On a recent Saturday morning, John Hill opened Hill’s Campaign Headquarters Store at 7984 W. Appleton Ave., a place people know as the “Old Obama Office,” for an information session to educate residents on Wisconsin’s voter ID requirements.
The location served as a headquarters for the highly touted grassroots campaign that catapulted the president into office in 2008. “It was nonstop; people were here every day,” said Hill.
The night of the election, Hill said, about 75 people were packed into the place. Right before the polls closed, a 40-year-old woman spoke up — she had never voted before and wanted to. “So, I got in my van and took her up to over here on Silver Spring for her to vote,” said Hill.
According to Anita Johnson, a community organizer with Citizen Action of Wisconsin, last-minute voting and mobilization may be in jeopardy because of a restrictive Wisconsin Voter Photo ID law that will be in effect for next year’s spring election. A federal trial judge had previously blocked the Voter ID law, writing that it would “deter or prevent a substantial number of the 300,000-plus registered voters who lack ID from voting.”
“This law does target people of color,” Johnson said at an information session Saturday about the law’s requirements. “I believe that’s what it was designed for.”
The law requires voters to show a Wisconsin driver’s license, state identification card, military ID or U.S. passport at the polls. The address on the photo ID does not need to be current when voting.
In March, the United States Supreme Court declined to hear an appeal of a decision by a three-judge panel of the United States Court of Appeals for the Seventh Circuit that upheld the law as constitutional. The Voter ID law, originally passed in 2011, was temporarily blocked by the Supreme Court for last year’s November election and was not enforced in the recent April election.
A 2005 analysis by the UWM Employment and Training Institute showed that black and Hispanic adults in Wisconsin were about half as likely as white adults to have a valid driver’s license. For those ages 18 to 24 the situation was even more striking — white young adults were almost three times as likely to have a valid license than their African-American counterparts. In Milwaukee County, where much of the state’s black and Hispanic population lives, only 70 percent of voting-age adults had a valid driver’s license.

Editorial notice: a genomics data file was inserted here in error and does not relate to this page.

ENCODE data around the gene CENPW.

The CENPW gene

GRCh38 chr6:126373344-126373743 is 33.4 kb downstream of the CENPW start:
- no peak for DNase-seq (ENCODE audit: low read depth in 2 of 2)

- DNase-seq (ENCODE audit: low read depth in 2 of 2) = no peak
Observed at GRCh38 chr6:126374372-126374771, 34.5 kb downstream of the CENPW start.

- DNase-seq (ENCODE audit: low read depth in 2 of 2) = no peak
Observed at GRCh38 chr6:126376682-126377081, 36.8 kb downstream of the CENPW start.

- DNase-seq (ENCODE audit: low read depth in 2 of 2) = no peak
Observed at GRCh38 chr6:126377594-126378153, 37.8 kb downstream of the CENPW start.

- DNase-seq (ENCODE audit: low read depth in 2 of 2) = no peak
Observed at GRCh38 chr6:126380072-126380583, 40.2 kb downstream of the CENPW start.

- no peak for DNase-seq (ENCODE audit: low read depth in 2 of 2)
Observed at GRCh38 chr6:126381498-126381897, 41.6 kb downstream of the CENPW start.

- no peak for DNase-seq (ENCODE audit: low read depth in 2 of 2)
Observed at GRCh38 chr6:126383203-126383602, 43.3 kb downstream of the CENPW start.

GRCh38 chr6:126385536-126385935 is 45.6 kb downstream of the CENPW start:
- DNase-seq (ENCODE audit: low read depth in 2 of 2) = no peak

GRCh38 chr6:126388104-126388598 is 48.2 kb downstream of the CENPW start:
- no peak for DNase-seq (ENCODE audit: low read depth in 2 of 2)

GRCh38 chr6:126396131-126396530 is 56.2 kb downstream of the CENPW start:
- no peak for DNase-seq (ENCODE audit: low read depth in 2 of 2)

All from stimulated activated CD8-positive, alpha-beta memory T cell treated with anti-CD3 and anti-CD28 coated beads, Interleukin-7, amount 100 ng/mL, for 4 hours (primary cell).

In addition, an estimated 23 percent of Wisconsin residents 65 and older — more than 175,000 people — did not have a driver’s license or photo ID. Critics have also said the law disproportionately affects poor and transient populations, students and women.
“This could change the desire to vote drastically because not everyone has an ID card; neither do they know where to go to get the information,” said Keith Bailey of Milwaukee Matters, a group formed to aid victims of violence and their families.
In addition, early voting hours have been pared down and are no longer available on weekends.
Only a couple people attended the information session, but Bailey said that shows how important it is to start the push to get information out as soon as possible. “If we wait until January, if we wait until December, if we wait until November or until the kids go back to school … we’ve waited too long,” he said.
“I’m almost overwhelmed with all the information,” said Janice Erickson, who recently retired from the Aging and Disability Resource Center in Kenosha, where she lives.
Erickson said she has a good base of knowledge about the law but attended the session so she can educate people in the Kenosha and Racine areas.
Education — for voters and poll workers — is critical between now and the next election, said Johnson. “I found in 2011 (when the law was in effect for an election) the poll workers were more confused than the voters.”
She said poll workers were looking at names on the IDs (which do not have to match the voter rolls exactly), addresses (which do not have to be current) and wouldn’t accept passports, she said. In any case, people shouldn’t be turned away from the polls, she said. “If there’s any question, then that person should be given a provisional ballot.”
There is an exception to the law. Permanent absentee voters — those indefinitely confined to their home because of age, illness or disability — will not be required to provide an ID when requesting a ballot.
Bailey also noted that the Department of Motor Vehicles is issuing free IDs as well as providing people with the resources to acquire a birth certificate, one of the documents required to get a driver’s license. Bailey thinks free IDs should be issued indefinitely. “If you take away the opportunity to get an ID, you take away that person’s vote. And, you can’t take away that person’s vote, not in America,” he said.
“If we’ve got to do this one person at a time, it’s worth it.”
Another information session will again be held at Hill’s Campaign Headquarters Store on June 3rd at 5:30 p.m.
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